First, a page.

It has been argued that this aspect of geography contributes to students’ spiritual development – marvelling at the grandeur of the Rockies, the icy wastes of Antarctica or the colours of Earth as seen from space.

  • Refer to Ross (2001) and Hawley (2020) for examples of ‘awe and wonder’.

A good way to introduce ‘awe and wonder’ is to draw on your own first-hand experience, perhaps illustrated with photographs you have taken of places. Never underestimate the value of using your own personal experiences in lessons.

Audit your own first-hand experiences of places – where have you lived or visited? Collect together photos and artefacts from these places that you could use as teaching resources. When you plan your teaching of places, use your own insights of places you know well. This gives you an opportunity to inspire students with your enthusiasm about different places and your first-hand knowledge.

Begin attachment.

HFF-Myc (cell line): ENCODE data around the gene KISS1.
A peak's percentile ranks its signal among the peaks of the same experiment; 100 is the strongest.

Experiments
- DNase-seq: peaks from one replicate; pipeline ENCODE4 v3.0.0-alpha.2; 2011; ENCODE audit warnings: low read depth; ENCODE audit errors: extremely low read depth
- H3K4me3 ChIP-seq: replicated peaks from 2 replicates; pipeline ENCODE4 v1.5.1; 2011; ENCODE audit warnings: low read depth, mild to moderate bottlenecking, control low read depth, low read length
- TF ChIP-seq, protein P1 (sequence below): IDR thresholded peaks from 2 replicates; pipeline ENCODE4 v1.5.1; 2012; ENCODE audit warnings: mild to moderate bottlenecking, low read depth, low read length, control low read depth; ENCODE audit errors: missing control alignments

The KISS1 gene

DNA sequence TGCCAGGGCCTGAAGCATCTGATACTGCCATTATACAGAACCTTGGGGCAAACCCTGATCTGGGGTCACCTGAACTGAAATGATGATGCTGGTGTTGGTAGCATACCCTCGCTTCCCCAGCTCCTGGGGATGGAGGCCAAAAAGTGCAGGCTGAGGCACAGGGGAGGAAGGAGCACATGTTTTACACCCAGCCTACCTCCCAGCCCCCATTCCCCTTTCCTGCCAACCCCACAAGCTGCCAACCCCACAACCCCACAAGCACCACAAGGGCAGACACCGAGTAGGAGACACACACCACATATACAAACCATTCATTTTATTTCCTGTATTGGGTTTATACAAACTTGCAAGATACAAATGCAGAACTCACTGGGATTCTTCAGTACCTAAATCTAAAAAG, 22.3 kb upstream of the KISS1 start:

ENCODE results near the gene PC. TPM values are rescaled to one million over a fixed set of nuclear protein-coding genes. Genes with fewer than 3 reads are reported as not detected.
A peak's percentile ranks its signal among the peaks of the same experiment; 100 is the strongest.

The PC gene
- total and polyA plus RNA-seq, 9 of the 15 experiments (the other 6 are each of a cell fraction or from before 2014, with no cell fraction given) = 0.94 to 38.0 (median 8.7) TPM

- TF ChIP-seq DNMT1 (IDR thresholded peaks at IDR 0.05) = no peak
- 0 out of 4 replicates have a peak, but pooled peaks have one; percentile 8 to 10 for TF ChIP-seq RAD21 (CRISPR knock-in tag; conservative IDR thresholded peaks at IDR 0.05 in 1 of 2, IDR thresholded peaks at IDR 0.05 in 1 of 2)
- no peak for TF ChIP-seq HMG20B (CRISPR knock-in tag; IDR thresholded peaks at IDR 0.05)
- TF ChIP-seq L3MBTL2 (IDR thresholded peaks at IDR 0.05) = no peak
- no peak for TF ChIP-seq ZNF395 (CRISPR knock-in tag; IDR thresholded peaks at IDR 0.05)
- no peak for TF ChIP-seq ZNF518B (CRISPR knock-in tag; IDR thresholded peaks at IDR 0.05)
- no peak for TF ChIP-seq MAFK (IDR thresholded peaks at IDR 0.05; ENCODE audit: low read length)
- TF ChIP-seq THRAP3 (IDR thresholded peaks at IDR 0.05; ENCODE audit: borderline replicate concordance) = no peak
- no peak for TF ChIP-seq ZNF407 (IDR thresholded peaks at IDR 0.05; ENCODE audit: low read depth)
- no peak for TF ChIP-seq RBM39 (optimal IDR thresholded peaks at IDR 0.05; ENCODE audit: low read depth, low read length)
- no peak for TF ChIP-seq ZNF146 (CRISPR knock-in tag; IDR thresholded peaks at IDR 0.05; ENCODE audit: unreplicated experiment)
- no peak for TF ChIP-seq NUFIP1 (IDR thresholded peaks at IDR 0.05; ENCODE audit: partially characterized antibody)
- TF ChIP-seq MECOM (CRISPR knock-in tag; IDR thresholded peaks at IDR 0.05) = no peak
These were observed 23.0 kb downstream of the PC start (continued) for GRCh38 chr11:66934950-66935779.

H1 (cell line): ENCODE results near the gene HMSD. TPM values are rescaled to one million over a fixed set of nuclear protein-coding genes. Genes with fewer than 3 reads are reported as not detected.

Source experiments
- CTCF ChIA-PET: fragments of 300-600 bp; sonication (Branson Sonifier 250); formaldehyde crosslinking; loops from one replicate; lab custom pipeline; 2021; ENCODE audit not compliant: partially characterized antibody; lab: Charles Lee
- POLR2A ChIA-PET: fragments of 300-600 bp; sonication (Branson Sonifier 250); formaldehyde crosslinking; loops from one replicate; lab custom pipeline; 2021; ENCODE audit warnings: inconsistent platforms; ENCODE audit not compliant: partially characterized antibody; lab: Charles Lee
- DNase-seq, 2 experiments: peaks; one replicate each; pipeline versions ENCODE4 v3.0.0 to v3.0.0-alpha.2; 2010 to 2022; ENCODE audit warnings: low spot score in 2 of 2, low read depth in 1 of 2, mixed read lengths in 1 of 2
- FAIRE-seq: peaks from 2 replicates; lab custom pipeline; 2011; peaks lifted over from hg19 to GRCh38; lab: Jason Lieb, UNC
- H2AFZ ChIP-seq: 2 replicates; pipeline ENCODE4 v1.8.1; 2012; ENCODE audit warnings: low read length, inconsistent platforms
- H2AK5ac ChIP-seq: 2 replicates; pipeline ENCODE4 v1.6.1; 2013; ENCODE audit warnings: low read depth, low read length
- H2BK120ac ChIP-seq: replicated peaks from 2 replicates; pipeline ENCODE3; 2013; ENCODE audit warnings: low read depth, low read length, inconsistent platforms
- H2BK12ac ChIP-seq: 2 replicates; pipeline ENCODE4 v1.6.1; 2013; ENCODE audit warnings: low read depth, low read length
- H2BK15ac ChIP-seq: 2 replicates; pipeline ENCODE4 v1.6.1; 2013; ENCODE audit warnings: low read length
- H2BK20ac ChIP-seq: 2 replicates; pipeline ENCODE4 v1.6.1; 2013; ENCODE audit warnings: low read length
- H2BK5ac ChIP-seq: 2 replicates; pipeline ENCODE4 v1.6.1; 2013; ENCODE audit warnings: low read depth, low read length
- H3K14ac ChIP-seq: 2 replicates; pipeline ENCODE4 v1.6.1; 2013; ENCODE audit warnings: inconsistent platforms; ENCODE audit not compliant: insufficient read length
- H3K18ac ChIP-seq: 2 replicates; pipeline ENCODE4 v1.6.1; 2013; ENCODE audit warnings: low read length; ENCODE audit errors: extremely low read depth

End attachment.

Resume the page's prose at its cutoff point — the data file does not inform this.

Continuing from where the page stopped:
Developing students’ ‘Sense of place’

A ‘sense of place’ is a personal appreciation and a unique perspective on a place, so it cannot be taught directly, but students should be given an opportunity to think about and develop it. We should ask students in geography lessons to think about the meanings that places have for them

The articles by Cook (2010), Moncrieff (2008) and Selmes and Wallace (2014) should inspire you to include a ‘sense of place’ as an aspect of your fieldwork. Also read Taylor (2004) and about using eight-way thinking to build up a sense of place on the GA website.

When you consider what is distinctive about a place and think about the ‘sense of place’ that can be conveyed, do not forget how others have expressed their ‘sense of place’ through literature and art. You could work with an English teacher to plan some lessons on ‘sense of place’ in literature. Also consider encouraging students to express their emotional responses to place by writing prose or poetry (see Creativity in the geography classroom).

  • Read Rawling (2010) and consider how to get your students to reflect on how their lives are ‘intertwined with places and the landscapes they inhabit’ and how they can be introduced to ‘personal responses to places’. Discuss your ideas with teachers of English and/or art.

My place: encouraging students to think about where they live